When light and light collide

Title: “Evidence for light-by-light scattering in heavy-ion collisions with the ATLAS detector at the LHC”

Author: ATLAS Collaboration

Reference: doi:10.1038/nphys4208

According to classical wave theory, two electromagnetic waves that happen to cross each other in space will not interfere. In fact, this is a crucial feature of the conventional definition of a wave, in contrast to a corpuscle or particle: when two waves meet, they briefly occupy the same space at the same time, each without “knowing” about the other’s existence. Particles, on the other hand, do interact (or scatter) when they get close to each other, and the results of this encounter can be measured.

The mathematical backbone for this idea is the so-called superposition principle. It arises from the fact that the equations describing wave propagation are all linear in the fields and sources, meaning that they don’t occur in squares or cubes of those quantities. When we take two such waves that happen to be nearby, the linearity of the equations implies that we can treat the overall wave as just a linear superposition of two separate waves, traveling in different directions. The equations do not distinguish between the two scenarios.

This story gets more interesting after the insights by Albert Einstein who predicted the quantization of light, and the subsequent formal development of Quantum Electrodynamics in the 1940s by Shin’ichirō Tomonaga, Julian Schwinger and Richard Feynman. In the quantum theory of light, it is no longer “just” a wave, but rather a dual entity that can be treated as both a wave and as a particle called photon.

The new interpretation of light as a particle opens up the possibility that two electromagnetic waves may indeed interact when crossing each other, just as particles would. The mathematical equivalent statement is that the quantum theory of light yields wave equations that are not entirely linear anymore, but instead contain a small non-linear part. The non-linear contributions have to be tiny, otherwise we would already have detected the effects, but nonetheless they are predicted to occur by quantum theory. In this context, it is called light-by-light scattering.


In 2017, The ATLAS experiment at the LHC observed the first direct evidence of light-by-light scattering, using collisions of relativistic heavy-ions. Since this is such a rare phenomenon, it took us a long time to become directly experimentally sensitive to it.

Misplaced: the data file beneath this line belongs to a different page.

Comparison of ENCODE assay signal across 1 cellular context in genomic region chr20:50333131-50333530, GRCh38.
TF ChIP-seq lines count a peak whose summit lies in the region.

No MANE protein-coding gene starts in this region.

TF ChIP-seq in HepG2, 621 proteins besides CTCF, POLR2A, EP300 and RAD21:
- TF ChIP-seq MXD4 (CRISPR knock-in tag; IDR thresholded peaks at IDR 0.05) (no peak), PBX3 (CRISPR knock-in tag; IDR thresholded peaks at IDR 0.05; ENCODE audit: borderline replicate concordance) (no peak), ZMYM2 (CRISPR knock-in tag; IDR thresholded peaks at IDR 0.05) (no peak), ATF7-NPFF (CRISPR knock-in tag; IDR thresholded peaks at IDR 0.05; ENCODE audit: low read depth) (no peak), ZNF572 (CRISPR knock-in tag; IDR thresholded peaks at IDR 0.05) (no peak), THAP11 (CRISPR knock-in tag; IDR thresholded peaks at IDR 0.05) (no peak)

The experiment is based on so-called Ultra-Peripheral Collisions (UPC) of lead ions (Z=82) at a center-of-mass energy of 5.02 TeV (or about 5,000 times the mass of the proton). In UPC collisions, the two oncoming beams are far enough apart that the beam particles are less likely to undergo hard scattering, and instead just “graze” each other. This means that the strong force is not usually involved in such interactions, since its range is tiny and it only has intra-nuclear coverage. Instead, the electromagnetic interaction dominates in UPC events.

The figure below shows how UPCs proceed. The grazing of two lead ions leads to large electromagnetic fields in the space between the ions, and this interaction can be interpreted as an exchange of photons between them, since photons are the mediator of electromagnetism. Then, by also looking for two final-state photons in the ATLAS detector (the ‘X’ on the right in the figure), the light-by-light process, \gamma \gamma \rightarrow \gamma \gamma, can be probed (\gamma stands for photons).

Left: Feynman diagrams of light-by-light scattering. Two incoming photons interact and two outgoing photons are produced. Right: how to measure light-by-light scattering using Ultra-Peripheral Collisions (UPC) with lead ions in the LHC. Source: https://doi.org/10.1038/nphys4208

In order to isolate this particular process from all the other physics happening at the LHC, a series of increasingly tighter selections (or cuts) is applied to the acquired data. The final cuts are optimized to obtain the maximum possible sensitivity to the light-by-light scattering process. This sensitivity depends on how likely it is to select a candidate signal event, and similarly on how unlikely it is to select a background event. The main background physics that could mimic the signature of light-by-light scattering (two photons in the ATLAS calorimeter on an UPC lead-ion data run) include \gamma \gamma \rightarrow e^+ e^-, where the final-state electrons and positrons are misidentified by the detector as photons; central exclusive production (CEP) of photons in g g \rightarrow \gamma \gamma (where g is a gluon); and hadronic fakes from \pi_0 production in low-pT dijet events, where \pi_0’s (neutral pions) decay to a pair of photons.